Now ask yourself, do I really want to know how they died? Am I prepared to support this person in front of me, no matter what they say? Am I prepared to hold them and the weight of their grief. If not, don't ask. If they do decide to share, accept the share as a gift. People who share their pain, grief, and stories with you do it at a cost to themselves. It is the highest honor for someone to share their story with you. 

Who (if anyone) has the right to ask this question? 
Only people who are as close or closer to the loved one as you. I truly believe this is a question best left unasked. If your friend wants to share this with you, they will do so in their own time. Even if you knew them yourself, don't ask this question, unless you are in the same level of closeness. 

What can I ask or say instead? 
I'm so sorry you lost (your family member/sister/brother/parent/partner/friend).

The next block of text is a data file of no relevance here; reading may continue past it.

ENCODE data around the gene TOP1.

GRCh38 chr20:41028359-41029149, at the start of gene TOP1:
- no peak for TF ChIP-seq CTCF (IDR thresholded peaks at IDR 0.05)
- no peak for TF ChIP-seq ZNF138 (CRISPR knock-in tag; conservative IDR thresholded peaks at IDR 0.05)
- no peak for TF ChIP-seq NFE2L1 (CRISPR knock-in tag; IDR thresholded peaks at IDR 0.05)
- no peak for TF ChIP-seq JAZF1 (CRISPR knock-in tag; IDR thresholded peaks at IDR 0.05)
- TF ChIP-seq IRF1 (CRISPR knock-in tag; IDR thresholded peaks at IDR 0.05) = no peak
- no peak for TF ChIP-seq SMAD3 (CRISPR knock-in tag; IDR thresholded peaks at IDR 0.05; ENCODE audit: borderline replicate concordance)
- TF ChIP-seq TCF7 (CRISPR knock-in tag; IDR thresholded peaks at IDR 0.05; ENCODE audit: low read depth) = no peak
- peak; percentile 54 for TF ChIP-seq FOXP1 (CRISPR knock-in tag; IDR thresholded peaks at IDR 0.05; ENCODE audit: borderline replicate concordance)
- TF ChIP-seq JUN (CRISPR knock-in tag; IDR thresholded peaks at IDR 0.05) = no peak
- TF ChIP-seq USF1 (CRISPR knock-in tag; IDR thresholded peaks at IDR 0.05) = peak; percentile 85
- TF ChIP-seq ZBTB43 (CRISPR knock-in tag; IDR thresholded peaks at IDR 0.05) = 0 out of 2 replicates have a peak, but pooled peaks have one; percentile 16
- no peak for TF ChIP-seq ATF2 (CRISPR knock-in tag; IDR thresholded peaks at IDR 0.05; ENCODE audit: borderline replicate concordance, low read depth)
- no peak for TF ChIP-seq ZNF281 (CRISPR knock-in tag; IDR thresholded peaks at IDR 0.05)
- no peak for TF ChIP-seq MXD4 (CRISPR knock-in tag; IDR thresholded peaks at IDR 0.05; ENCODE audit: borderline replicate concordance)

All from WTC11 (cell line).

• I would love to hear more about them. 
  • What would you like to tell me about them? 
  • What will you miss the most about them? 
  • What's your favorite memory about them? 
  • I have some great memories about X. Would you like to hear some of them? 
  • One of the things I remember most of them/will miss the most is . . . 
  • I remember the time they were there for me when . . . 
If you truly feel like you want to know for a better reason than curiosity, I would recommend you ask in this way: "I really cared for Bill. Part of me really wants to know how this happened. Would you be willing to share that with me? I know it can be painful to talk about, but I would like to hear anything you want to tell me." 

You can see that not just anyone would use this dialogue. 

If people stopped asking this question, it would open up opportunities to better support someone. I remember at the funeral having multiple people ask me this question, and each time, I would gritted my teeth and wanted to scream. I recommend you avoid asking this question in the future and look for better ways to support your friend going through this terrible time. 

Comments

gRegor said…
Thanks for sharing some really good guidance here.